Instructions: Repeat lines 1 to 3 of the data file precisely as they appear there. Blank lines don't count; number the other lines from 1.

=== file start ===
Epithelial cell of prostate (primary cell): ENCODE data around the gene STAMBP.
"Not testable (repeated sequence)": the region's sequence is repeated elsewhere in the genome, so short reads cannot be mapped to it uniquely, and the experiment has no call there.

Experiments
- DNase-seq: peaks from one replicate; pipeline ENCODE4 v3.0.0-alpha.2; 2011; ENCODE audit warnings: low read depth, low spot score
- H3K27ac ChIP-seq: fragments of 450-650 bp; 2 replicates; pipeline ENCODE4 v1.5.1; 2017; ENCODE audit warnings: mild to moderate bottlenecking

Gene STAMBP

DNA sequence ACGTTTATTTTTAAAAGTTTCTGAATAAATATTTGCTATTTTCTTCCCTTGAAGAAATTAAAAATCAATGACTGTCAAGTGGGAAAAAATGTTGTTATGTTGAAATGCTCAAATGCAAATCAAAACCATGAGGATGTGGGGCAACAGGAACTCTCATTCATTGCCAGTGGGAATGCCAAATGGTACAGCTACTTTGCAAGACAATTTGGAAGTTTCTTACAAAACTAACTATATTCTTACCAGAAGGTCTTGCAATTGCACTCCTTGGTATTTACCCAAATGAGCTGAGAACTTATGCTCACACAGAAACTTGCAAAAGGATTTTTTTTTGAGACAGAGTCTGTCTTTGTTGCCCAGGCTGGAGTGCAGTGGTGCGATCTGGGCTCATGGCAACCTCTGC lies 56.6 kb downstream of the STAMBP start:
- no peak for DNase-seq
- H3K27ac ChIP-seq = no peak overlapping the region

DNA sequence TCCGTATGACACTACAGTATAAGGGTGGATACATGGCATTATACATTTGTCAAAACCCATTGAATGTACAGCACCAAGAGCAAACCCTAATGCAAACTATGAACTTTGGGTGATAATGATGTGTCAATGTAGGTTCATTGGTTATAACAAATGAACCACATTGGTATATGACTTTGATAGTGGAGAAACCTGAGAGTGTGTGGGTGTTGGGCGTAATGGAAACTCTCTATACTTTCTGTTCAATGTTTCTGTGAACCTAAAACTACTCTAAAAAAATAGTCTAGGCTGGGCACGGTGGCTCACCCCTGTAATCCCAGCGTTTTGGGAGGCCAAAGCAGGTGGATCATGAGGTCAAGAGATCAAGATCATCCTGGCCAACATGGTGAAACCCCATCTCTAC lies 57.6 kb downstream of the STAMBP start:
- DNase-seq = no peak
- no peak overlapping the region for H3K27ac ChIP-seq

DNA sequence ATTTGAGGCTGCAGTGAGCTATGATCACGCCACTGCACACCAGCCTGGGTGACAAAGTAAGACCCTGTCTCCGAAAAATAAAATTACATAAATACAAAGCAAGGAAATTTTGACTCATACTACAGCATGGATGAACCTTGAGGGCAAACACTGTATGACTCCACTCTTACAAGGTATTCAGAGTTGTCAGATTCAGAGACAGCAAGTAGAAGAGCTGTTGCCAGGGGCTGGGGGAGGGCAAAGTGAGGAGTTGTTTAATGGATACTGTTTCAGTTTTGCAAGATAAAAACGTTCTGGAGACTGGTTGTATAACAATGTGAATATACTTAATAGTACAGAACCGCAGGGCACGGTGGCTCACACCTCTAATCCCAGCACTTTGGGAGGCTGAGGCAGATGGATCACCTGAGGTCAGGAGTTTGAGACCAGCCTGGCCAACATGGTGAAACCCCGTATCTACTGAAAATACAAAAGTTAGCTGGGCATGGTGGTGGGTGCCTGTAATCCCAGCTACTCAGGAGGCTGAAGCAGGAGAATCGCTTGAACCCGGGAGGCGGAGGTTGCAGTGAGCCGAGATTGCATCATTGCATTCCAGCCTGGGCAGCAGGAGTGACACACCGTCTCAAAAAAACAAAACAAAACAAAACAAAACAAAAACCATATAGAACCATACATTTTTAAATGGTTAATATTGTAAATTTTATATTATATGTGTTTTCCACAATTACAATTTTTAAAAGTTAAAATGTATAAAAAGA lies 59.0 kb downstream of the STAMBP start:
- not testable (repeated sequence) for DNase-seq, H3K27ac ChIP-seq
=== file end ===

Epithelial cell of prostate (primary cell): ENCODE data around the gene STAMBP.
"Not testable (repeated sequence)": the region's sequence is repeated elsewhere in the genome, so short reads cannot be mapped to it uniquely, and the experiment has no call there.

Experiments